Yet research and experience shows that few aging and health professionals are equipped to address the unique needs of older adults with HIV; public policies rarely consider older people with HIV or provide sufficient funding for programs, research and other interventions that could improve the quality of life for older adults with HIV; and the public conversation on both aging and HIV/AIDS generally leaves out what it means to live and age with HIV—especially as diverse LGBT communities.
The demographic face of HIV/AIDS is a graying one. Research shows that by 2015, one in two people with HIV/AIDS will be age 50 and older. Overall, the rates of HIV/AIDS among older adults 50+ have increased more than 61 percent from 2001 to 2007. This population of older adults with HIV/AIDS includes long-time survivors, newly diagnosed people (often late) and newly infected people. The advent of HIV medications in the 1990s has allowed many people to survive and age with HIV—a first for this generation.
Infections are on the rise among older people. The latest national data show that adults 50 and older account for 17 percent of all new HIV/AIDS diagnoses and 29 percent of all persons living with AIDS. Despite the rise in HIV infections among older people, few prevention efforts explicitly target older adults with age-sensitive information and education.
HIV/AIDS disproportionately affects LGBT people and people of color. Some studies have found that gay and bisexual men are 44 times more likely to contract HIV than other men, while African Americans and Latinos are 12 and 5 times more likely to be HIV positive than their peers. Transgender people are also at a high risk for HIV. Read a report on transgender older adults. ▶
HIV is also a concern for lesbian and bisexual older women. According to the Lesbian AIDS Project report, some lesbians, bisexual women and WSW engage in high-risk behaviors for HIV transmission, including having oral sex without a protective barrier, sharing sex toys without a protective barrier and/or disinfecting them after use, and sexual play that involves the potential exchange of vaginal fluids. In addition, some lesbians, bisexual women and WSW have sexual histories with HIV-positive men or intravenous drug users, and have self-reported participating in sex work for money or drugs—behaviors and experiences that pose great risk for HIV/AIDS infection.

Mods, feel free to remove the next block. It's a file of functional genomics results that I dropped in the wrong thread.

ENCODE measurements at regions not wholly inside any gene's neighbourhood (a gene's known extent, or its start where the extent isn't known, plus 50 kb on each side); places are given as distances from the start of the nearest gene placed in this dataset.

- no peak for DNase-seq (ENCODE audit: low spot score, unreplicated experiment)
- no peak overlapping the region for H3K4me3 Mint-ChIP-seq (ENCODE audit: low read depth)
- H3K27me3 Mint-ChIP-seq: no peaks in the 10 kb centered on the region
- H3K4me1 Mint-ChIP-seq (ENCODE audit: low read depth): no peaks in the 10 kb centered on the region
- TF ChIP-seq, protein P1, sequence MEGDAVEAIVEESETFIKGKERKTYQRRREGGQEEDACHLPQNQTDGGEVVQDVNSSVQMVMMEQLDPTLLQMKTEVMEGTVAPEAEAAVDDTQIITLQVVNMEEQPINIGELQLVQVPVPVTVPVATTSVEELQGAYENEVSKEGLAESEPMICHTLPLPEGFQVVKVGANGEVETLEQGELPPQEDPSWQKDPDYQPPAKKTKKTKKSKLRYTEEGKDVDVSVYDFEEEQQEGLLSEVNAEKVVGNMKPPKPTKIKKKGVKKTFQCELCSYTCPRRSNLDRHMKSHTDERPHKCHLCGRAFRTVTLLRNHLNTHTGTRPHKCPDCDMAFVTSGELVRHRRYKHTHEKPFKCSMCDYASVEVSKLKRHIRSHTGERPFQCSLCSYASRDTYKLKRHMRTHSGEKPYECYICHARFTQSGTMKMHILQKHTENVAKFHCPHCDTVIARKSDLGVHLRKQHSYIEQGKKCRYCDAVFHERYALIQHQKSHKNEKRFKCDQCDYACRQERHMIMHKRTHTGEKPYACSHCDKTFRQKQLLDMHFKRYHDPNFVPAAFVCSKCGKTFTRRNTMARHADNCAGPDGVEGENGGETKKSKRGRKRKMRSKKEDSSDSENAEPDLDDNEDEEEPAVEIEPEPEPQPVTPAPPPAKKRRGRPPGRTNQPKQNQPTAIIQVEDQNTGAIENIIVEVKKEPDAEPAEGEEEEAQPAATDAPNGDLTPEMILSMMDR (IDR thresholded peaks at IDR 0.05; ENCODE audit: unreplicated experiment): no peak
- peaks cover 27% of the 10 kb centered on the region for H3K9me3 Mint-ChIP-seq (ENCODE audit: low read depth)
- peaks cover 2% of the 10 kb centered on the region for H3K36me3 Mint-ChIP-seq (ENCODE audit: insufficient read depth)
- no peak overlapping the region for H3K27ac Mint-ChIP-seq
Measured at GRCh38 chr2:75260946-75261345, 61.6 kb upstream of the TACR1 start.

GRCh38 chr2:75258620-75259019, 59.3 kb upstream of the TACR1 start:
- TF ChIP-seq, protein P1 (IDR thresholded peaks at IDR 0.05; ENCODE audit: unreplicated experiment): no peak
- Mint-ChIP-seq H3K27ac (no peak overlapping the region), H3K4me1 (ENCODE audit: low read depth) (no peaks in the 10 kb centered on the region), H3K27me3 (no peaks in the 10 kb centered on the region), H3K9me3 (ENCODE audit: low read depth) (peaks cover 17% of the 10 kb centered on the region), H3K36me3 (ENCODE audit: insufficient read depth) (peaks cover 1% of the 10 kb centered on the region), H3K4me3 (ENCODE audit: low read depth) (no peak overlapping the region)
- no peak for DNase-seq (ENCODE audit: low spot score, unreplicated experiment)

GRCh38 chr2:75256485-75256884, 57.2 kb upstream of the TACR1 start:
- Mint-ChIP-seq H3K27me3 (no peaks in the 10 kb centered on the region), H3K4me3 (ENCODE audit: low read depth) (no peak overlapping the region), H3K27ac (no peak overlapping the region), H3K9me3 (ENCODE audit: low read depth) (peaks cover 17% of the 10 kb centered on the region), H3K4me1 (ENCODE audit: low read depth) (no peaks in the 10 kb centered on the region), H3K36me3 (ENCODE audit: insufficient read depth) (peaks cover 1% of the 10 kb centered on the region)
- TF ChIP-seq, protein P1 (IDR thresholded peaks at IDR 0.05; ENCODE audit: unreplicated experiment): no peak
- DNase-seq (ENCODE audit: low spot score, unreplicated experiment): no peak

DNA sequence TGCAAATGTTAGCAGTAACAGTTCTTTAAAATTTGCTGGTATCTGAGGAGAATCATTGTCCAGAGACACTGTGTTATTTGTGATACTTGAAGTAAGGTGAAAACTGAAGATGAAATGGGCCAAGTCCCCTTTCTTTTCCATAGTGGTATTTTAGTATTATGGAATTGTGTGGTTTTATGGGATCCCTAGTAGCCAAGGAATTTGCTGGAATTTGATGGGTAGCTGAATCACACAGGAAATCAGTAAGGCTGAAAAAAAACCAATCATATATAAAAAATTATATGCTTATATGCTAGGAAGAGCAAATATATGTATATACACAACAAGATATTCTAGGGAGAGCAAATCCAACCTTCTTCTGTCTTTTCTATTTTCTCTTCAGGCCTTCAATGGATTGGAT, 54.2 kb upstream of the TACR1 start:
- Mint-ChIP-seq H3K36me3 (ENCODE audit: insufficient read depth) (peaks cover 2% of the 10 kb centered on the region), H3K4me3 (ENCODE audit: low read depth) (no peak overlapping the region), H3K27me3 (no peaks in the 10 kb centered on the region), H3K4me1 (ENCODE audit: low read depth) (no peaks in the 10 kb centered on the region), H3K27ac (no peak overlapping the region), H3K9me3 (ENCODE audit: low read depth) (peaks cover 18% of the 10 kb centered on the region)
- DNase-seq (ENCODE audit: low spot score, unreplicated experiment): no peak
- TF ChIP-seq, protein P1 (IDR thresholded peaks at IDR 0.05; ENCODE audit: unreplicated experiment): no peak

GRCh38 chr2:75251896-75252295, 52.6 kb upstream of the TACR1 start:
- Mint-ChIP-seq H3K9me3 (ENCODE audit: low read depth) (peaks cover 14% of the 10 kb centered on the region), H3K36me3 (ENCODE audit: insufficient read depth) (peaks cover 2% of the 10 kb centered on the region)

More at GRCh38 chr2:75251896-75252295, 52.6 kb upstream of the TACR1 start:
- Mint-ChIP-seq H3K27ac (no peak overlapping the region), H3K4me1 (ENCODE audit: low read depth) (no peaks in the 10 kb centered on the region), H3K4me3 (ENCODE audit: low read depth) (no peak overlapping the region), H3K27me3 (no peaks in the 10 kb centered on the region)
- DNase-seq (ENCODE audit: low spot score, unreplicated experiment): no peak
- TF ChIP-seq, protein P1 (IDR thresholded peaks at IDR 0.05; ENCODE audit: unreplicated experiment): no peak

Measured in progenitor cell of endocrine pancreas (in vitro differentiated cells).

Older adults are often not tested for HIV because of providers' misconceptions that they are no longer sexually active. Further, many LGBT older people often delay medical care for fear of discrimination. Our experience shows that medical providers are less likely to ask older patients about sexual activity—including numbers of sexual partners, using protection and other factors related to HIV/AIDS—due to their own discomfort as well as a common, but mistaken, belief that older adults are not sexually active. Research shows that heterosexual and LGBT older adults are sexually active well into their mid-80s, with a 2007 national study showing 53 percent of adults age 65-74 and 26 percent of adults age 75-85 as being active with one or more partners.
SAGE's programs on HIV and aging. SAGE provides essential services to LGBT older adults with HIV in New York City by partnering with local agencies that reach aging, health and social service providers. At the national level, SAGE provides cultural competence training for mainstream aging providers on these issues through SAGE's National Resource Center on LGBT Aging. Read through the National Resource Center's HIV/AIDS resources. ▶
SAGE's advocacy efforts on HIV and aging. SAGE's federal advocacy works in partnership with the AIDS Community Research Initiative of America and the Gay Men's Health Crisis (GMHC). Our policy goals include: defining older adults with HIV as a population in "greatest social need" in the Older Americans Act; improving epidemiological surveillance systems and data collection at the CDC on older adults with HIV; supporting demonstration projects and Special Projects of National Significance through HHS; instituting routine HIV testing for all adults without regard to age or risk factor; increasing federal funding of research and programmatic interventions on older adults with HIV; and more. Read a SAGE blog posting on AIDS.gov at the US Department of Health and Human Services. ▶
To learn more about HIV and aging, please contact Robert Espinoza, Senior Director for Public Policy and Communications at 212-741-2247 or firstname.lastname@example.org.
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The graying of AIDS: living longer with HIVBy Michael K. Lavers
Reality Check: The LGBT Community Must Look at the Changing Face of AIDSBy Daniel Tietz, Marjorie Hill, PhD. and Michael Adams
National Resource Center on LGBT Aging Introduces Resources on Older Adults Living with HIV
New resources, launched on National HIV/AIDS and Aging Awareness Day, highlight the needs of LGBT adults age 50 and over with HIV/AIDS.